New Macs: Deciding between a desktop or a powerful portable
“Oh, iMac, I’ve missed you. I thought I could replace you with a MacBook Pro with Touch Bar and 27-inch LG Ultrafine display,” Dennis Sellers writes for Apple World Today. “Actually, I did for seven months, but the entire experience just wasn’t as smooth. Plus, the Apple all-in-one’s display is so much more elegant than LG’s monitor.”
I wrote at length last year over my never-ending dilemma whether to run two Macs — desktop and lightweight portable — or go for the compromise solution of one high-specified MacBook Pro with a monitor for use at the desk or a powerful iMac. I'm glad I sat on the sidelines at the time, not least because both the portables and the iMac have received upgrades this month, primarily to incorporate the new Kaby Lake family of Intel processors.
While still tempted to make do with one wonderful, all-bells-and-whistles MacBook Pro — specced up to the high heavens, of course — I am wavering. For one thing, I just cannot wean myself off the tiny and light MacBook for travelling. My original version has very definite speed problems and Lightroom processing, in particular, is a leisurely stroll when I am stuck in some hotel room far from home. But, on balance, I know I can put up with this in return for not having to carry around one heavier all-purpose laptop. In fact, the MacBook is so light and thin that I see it as a viable alternative to an iPad. It preserves my MacOS working environment (which I still prefer to iOS) and adds very little weight over the iPad. For carrying purposes it is much thinner than an iPad Pro and keyboard, therefore easier to handle.
The main deciding factor, however, is how Apple develops the iMac range. The latest updates to the iMac turn it into a great desktop computer. Faster, with a vastly improved screen, the new 27in iMac is now perfect for my desktop use. The desk is where I spend most of my computing time, after all, so why not have the best? Interestingly, too, it is the newly announced iMac Pro, which will not arrive until the end of the year, that has sealed the deal for me. While I don't think I need this Pro version — although I wouldn't say no to its new space-grey body on a lesser iMac — a high-spec standard iMac from the new range is likely to be my choice. It's simply that the presence of the iMac Pro underlines Apple'e commitment to the iMac range.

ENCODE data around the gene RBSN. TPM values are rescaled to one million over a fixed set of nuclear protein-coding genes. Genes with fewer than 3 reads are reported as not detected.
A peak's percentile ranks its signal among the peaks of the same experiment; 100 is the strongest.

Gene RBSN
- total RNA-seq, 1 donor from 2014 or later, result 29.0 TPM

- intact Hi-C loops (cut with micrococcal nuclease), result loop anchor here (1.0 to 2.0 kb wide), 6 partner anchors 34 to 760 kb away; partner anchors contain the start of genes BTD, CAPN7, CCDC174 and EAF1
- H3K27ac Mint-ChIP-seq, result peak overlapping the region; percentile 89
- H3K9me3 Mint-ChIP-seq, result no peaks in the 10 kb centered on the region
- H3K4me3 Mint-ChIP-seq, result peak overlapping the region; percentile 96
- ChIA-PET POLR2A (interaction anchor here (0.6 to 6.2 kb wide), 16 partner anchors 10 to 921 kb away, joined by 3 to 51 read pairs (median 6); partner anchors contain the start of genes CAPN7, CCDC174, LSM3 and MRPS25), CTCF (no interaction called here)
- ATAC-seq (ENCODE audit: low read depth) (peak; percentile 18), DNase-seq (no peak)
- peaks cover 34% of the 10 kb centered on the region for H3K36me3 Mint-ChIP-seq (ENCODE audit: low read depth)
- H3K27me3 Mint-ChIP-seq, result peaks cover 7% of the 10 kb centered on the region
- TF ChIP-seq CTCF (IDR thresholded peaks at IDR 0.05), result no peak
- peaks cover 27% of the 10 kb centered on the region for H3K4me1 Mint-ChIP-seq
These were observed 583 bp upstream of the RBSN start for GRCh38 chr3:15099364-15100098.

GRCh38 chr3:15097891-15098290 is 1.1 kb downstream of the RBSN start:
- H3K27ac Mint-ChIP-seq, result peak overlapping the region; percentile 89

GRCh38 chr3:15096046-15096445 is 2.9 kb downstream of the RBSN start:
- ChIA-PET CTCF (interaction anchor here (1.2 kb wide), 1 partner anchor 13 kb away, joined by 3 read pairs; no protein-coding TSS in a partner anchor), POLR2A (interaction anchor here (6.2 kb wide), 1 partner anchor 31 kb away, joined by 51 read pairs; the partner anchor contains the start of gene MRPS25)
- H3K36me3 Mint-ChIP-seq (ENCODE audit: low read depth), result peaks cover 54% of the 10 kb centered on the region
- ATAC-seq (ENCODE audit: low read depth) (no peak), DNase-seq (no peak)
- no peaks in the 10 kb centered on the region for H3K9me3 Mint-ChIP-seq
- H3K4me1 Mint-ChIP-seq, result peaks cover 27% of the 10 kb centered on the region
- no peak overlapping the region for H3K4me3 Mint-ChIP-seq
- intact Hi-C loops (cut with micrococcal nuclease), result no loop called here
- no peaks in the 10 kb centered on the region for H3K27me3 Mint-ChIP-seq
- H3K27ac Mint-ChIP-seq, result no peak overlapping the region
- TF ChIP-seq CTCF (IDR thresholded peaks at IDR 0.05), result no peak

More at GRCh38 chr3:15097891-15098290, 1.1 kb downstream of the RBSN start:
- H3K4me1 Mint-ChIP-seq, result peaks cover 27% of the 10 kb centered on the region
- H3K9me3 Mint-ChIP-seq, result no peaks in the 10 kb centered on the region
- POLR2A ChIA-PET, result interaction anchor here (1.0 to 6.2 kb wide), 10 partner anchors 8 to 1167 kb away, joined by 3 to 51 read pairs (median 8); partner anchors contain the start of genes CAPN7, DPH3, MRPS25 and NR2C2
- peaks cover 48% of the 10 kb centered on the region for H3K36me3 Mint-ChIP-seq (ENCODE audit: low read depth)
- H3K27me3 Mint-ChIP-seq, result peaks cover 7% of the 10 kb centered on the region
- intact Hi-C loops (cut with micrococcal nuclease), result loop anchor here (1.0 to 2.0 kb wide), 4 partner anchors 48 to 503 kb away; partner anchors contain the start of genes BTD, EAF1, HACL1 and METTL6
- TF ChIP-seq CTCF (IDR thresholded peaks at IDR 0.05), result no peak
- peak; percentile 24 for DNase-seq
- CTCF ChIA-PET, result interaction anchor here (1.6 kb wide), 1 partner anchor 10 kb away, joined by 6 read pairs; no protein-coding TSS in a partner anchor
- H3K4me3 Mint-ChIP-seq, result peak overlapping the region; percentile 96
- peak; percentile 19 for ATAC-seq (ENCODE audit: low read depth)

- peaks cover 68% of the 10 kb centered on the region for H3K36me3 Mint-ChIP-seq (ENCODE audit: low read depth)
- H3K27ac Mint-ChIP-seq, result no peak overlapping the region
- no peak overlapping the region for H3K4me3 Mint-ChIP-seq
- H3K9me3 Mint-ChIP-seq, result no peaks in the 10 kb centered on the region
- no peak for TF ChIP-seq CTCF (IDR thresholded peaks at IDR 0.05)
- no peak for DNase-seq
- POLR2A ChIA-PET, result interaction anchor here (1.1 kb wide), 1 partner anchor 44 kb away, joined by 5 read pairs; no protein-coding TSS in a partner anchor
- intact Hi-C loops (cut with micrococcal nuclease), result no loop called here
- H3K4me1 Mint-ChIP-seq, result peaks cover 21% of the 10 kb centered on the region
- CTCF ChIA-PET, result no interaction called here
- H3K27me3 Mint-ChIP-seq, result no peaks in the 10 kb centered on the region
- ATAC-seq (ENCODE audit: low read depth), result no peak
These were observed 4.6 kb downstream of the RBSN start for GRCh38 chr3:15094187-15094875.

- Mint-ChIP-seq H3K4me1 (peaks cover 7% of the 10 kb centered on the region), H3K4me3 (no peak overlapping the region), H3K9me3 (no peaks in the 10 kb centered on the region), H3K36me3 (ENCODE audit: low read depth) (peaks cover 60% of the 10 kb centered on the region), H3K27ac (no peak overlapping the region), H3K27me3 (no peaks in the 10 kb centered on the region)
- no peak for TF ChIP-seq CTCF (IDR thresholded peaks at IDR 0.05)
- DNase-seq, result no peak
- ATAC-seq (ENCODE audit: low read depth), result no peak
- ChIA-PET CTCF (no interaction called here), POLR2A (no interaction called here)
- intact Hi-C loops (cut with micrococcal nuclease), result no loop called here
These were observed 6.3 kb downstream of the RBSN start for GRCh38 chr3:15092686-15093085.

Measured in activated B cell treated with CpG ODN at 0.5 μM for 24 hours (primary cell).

The decision, long in the making, has how been made. But I am not worrying too much at the moment. My late 2014 (gosh, is it that long ago?) 27in iMac is still going strong. I specced it highly at the time, so it is not as far behind as it could have been had I gone for the base model. But at least now I know that I have a firm upgrade policy. As an aside, I always believe in going for a high specification on a new computer, especially putting in as much RAM as possible, because I know that after three years or so it will still be a viable tool when base models from the same range will be decidedly past their shelf life.
On the portable front, it's a head and heart thing. Head says that a basic 13in MacBook Pro is a much better and more cost-effective solution than the expensive-for-what-it-is magical MacBook. I've read a number of articles making this point: Buy the MacBook Pro and enjoy all that extra performance and put up with the extra weight.